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Keywords:

  • Admitting Department;
  • Hospital Deinstitutionalization;
  • Inpatient Psychiatric Services;
  • Mental Disorders;
  • Psychiatric Readmission

MACHADO V., LEONIDAS C., SANTOS M.A. & SOUZA J. (2012) Psychiatric readmission: an integrative review of the literature. International Nursing Review59, 447–457

Background:  In the global context of contemporary psychiatric deinstitutionalization, the phenomenon of psychiatric readmission imposes important challenges, as it exposes the fragility of the network of mental health services.

Aims:  To gather, synthesize and analyse the national and international scientific literature regarding the phenomenon of psychiatric readmission in the context of deinstitutionalization.

Methods:  Through the combination of descriptors, an integrative review was performed of publications from the period 1997 to 2010 included in the MedLine, PubMed, LILACS, SciELO and PsycINFO databases. Selection of the articles was based on pre-established inclusion and exclusion criteria. Three authors independently evaluated the eligibility of the articles. The level of inter-judge concordance was calculated, using the formula: agreement = Σ possible concordance subtracted from real discordance divided by the number of articles. Information about the selected studies was systematized and analysed.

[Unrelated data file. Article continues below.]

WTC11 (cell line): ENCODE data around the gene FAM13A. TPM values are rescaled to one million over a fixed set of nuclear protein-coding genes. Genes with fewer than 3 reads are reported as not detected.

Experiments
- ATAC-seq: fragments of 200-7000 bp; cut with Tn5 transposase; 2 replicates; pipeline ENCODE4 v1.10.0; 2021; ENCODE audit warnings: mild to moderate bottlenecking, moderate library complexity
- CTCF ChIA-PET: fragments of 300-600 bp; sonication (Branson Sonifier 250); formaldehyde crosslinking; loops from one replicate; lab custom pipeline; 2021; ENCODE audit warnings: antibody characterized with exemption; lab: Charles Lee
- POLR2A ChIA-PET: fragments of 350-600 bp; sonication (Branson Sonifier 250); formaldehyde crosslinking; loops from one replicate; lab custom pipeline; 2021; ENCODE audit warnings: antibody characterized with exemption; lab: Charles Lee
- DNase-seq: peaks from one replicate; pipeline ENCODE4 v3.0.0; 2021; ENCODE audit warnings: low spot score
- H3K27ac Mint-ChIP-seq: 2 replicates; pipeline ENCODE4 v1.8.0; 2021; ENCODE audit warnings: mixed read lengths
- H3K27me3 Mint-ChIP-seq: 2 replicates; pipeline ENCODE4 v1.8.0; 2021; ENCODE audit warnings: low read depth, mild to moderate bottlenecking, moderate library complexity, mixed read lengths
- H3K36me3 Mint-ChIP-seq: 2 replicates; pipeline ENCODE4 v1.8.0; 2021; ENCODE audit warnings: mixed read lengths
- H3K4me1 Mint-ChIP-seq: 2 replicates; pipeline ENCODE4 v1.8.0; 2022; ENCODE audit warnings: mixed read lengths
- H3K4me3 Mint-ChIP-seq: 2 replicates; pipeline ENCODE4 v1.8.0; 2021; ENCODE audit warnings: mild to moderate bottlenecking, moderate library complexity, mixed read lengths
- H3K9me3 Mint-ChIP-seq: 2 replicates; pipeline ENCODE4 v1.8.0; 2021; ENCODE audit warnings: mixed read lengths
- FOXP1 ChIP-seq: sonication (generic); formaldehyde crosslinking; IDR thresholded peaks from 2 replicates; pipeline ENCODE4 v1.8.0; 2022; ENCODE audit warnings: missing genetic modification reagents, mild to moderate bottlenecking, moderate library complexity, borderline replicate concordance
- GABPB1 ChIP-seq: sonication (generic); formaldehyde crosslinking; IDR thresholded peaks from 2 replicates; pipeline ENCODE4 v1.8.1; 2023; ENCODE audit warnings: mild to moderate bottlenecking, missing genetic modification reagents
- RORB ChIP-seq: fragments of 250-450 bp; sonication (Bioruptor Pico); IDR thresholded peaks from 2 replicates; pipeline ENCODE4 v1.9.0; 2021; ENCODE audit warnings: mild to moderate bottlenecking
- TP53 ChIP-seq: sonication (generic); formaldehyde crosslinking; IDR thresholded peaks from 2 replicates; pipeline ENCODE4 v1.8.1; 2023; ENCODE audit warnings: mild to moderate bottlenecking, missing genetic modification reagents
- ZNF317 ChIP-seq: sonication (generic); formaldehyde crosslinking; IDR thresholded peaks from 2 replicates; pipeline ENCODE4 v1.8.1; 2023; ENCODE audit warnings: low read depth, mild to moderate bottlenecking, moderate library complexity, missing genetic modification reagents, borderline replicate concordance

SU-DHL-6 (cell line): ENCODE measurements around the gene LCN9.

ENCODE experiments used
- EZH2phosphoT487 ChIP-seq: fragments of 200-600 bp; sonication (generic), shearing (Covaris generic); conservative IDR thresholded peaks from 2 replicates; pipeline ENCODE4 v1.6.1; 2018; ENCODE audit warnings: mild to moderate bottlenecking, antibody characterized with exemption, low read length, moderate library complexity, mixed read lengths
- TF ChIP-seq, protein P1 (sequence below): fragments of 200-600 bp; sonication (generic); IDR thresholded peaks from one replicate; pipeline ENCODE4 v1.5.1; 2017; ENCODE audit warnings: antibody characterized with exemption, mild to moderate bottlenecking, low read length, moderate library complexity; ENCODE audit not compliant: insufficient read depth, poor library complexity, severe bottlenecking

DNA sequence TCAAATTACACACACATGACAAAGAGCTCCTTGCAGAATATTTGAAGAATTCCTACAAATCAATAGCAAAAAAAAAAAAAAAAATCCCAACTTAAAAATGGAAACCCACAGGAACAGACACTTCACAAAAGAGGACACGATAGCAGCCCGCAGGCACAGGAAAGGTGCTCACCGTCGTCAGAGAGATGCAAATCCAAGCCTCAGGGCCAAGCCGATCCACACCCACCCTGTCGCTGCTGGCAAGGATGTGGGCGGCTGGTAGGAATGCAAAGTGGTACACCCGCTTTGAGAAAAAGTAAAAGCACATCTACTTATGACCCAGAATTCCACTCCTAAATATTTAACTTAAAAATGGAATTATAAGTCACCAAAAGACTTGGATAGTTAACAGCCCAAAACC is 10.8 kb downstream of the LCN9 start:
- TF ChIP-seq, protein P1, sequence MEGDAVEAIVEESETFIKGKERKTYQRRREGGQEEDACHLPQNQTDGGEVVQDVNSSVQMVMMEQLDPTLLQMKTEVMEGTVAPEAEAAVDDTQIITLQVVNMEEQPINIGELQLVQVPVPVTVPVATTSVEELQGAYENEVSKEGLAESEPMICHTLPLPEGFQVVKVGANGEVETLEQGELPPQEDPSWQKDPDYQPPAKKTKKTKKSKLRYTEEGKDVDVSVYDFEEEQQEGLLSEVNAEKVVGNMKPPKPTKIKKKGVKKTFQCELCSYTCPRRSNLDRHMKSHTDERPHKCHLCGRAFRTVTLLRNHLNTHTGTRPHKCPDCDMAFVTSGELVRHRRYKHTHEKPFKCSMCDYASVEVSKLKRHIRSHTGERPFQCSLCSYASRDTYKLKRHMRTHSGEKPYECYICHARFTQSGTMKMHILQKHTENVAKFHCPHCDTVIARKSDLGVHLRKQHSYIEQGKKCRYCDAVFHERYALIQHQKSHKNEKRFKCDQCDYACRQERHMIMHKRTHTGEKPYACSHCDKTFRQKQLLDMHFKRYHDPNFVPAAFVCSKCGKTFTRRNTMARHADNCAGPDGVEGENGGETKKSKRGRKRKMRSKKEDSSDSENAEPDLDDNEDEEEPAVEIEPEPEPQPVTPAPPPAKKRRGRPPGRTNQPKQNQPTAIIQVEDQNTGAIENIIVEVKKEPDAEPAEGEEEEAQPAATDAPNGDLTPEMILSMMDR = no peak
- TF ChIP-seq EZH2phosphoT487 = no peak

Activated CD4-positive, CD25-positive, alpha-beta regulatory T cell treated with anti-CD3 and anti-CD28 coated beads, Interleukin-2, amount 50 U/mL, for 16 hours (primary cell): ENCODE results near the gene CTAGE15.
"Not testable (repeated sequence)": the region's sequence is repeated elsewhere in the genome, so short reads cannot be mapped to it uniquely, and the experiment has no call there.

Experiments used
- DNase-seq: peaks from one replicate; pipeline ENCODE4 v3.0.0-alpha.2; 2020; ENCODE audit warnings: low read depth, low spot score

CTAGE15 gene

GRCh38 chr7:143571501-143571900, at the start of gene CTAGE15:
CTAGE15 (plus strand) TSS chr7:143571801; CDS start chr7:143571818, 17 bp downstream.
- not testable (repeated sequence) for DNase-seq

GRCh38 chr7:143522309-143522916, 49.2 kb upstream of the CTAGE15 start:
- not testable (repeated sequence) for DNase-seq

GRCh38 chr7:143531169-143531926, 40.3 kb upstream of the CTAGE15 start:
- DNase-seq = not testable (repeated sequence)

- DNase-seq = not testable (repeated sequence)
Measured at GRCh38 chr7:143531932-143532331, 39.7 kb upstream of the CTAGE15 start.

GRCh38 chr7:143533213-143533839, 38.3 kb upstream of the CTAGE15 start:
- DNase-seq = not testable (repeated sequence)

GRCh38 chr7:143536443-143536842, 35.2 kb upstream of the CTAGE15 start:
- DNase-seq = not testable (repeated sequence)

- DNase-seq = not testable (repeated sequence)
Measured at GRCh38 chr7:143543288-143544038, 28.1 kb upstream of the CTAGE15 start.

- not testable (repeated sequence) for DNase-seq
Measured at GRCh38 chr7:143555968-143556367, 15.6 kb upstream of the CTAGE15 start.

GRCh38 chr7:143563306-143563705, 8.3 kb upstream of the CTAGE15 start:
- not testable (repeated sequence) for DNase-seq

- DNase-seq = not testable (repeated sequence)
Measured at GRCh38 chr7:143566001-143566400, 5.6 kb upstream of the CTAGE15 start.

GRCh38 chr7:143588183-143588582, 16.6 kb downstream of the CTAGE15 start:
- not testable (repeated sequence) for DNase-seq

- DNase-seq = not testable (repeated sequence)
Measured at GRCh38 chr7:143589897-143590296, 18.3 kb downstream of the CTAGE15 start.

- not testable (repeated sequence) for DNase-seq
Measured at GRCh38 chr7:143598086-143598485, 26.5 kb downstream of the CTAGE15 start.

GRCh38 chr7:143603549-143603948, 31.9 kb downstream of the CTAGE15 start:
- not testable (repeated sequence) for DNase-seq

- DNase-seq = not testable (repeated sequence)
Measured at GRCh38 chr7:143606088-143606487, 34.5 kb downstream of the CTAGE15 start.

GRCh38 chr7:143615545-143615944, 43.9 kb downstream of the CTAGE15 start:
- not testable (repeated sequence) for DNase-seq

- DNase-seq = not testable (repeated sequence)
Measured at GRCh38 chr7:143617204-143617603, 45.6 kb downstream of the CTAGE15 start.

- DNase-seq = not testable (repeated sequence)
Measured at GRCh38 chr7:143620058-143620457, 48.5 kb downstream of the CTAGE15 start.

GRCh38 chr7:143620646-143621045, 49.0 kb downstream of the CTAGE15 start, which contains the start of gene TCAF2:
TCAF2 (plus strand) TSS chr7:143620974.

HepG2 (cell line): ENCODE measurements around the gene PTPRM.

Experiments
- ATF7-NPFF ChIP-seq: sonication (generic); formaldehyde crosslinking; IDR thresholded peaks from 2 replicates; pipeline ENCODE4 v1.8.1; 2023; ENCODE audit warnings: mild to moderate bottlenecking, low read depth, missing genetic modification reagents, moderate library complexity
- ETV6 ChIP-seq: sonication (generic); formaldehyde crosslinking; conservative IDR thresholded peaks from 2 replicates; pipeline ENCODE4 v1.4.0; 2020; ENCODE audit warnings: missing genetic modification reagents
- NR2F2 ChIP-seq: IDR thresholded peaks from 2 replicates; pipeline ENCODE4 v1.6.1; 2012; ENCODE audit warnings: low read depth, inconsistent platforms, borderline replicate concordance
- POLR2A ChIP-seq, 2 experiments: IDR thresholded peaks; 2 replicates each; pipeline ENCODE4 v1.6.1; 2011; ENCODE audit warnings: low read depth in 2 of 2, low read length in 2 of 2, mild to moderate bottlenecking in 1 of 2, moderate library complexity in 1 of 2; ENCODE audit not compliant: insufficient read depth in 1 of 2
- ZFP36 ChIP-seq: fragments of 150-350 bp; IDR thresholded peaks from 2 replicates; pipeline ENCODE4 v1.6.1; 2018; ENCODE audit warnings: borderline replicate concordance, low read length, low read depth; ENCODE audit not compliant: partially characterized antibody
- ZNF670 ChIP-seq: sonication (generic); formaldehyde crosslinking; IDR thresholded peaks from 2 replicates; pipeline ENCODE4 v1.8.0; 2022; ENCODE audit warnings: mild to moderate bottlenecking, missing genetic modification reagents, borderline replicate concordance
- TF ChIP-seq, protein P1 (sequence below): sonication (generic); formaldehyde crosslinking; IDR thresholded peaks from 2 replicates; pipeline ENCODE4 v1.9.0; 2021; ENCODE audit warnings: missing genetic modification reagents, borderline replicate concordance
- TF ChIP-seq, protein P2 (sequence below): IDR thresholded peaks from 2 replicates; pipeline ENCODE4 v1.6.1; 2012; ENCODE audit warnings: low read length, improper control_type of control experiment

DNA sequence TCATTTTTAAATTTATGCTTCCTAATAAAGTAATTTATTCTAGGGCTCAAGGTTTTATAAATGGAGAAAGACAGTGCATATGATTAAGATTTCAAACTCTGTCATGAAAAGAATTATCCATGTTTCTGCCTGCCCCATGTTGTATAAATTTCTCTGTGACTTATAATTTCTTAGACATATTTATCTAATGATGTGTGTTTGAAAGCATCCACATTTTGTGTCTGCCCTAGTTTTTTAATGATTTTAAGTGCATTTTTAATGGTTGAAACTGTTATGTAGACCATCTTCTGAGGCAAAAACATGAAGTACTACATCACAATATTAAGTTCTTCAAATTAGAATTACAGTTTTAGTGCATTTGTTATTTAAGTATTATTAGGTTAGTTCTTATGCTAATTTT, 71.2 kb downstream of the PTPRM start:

Findings:  Sixteen articles met the inclusion criteria. Studies conducted and published in international journals, mainly in the USA, with a quantitative approach predominated. In general, the studies addressed the phenomenon of psychiatric readmission after the restructuring of mental health care. The variables investigated were clinical and sociodemographic factors and the characteristics of the mental health service associated with readmission, as well as the programs developed specifically for patients vulnerable to hospital readmissions.

Conclusions:  It was noted that the perspective of the patient regarding their readmissions, as well as the interface with the social and familial context in which they maintain their social relationships and care for their health, was largely unexplored by the literature.